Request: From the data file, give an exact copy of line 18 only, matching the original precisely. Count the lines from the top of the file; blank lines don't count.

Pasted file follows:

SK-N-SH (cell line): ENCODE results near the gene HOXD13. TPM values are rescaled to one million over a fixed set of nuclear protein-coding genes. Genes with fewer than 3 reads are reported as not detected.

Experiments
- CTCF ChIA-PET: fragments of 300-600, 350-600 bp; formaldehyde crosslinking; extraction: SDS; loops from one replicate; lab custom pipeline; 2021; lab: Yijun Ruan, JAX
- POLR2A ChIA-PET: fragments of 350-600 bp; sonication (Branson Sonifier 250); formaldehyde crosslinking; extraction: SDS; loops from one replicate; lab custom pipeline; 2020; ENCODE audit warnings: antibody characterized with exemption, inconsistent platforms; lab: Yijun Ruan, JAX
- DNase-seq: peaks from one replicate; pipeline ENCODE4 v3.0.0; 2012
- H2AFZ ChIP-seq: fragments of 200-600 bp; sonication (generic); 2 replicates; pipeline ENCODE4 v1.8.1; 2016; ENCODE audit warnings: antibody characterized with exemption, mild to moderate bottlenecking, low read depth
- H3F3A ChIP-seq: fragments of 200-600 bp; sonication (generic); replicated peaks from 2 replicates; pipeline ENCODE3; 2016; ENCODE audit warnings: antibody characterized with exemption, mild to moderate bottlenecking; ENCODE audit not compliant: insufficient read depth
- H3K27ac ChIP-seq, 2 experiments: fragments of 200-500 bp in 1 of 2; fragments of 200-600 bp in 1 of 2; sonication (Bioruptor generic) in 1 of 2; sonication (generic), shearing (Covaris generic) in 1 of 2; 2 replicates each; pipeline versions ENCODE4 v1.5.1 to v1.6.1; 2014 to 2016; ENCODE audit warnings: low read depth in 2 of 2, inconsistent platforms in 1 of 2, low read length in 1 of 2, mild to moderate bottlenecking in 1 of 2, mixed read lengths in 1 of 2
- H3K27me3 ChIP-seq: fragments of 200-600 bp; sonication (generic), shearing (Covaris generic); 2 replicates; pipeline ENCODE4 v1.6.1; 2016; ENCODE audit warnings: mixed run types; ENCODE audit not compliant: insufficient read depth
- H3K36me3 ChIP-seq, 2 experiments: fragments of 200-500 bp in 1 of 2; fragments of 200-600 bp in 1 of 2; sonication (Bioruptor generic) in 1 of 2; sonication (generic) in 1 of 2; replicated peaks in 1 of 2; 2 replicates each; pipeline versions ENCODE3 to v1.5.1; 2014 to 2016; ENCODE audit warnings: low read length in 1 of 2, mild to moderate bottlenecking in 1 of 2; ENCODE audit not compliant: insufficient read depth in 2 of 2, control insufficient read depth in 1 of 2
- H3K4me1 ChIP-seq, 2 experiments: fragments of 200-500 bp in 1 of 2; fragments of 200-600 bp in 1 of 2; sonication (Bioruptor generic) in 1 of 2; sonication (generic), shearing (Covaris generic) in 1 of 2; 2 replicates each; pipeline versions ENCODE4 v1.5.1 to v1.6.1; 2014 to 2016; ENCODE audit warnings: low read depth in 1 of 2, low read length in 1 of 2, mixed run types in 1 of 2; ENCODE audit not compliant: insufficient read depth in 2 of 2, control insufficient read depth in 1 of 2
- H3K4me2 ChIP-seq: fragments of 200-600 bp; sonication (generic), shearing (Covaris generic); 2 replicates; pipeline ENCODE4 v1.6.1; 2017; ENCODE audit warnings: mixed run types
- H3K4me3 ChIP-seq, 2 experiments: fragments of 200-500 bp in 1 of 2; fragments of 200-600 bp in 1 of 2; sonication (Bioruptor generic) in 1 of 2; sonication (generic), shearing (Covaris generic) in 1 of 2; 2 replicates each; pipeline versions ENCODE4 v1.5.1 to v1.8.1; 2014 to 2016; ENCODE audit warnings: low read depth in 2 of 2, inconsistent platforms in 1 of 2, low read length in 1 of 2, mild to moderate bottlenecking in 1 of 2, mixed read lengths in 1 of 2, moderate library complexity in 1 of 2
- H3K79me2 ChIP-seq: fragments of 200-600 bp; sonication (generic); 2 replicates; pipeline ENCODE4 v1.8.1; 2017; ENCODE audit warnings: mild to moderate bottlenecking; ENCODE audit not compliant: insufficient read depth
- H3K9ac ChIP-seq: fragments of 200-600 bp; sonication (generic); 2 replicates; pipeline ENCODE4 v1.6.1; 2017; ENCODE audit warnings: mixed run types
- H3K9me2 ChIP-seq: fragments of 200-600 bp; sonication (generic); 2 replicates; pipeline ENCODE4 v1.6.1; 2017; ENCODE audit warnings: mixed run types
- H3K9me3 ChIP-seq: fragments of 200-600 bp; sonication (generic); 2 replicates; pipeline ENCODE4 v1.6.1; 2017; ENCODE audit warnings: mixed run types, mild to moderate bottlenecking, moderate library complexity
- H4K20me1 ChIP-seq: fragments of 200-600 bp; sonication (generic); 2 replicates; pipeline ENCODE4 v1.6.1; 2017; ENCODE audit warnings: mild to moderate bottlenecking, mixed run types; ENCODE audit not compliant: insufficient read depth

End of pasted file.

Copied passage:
- H4K20me1 ChIP-seq: fragments of 200-600 bp; sonication (generic); 2 replicates; pipeline ENCODE4 v1.6.1; 2017; ENCODE audit warnings: mild to moderate bottlenecking, mixed run types; ENCODE audit not compliant: insufficient read depth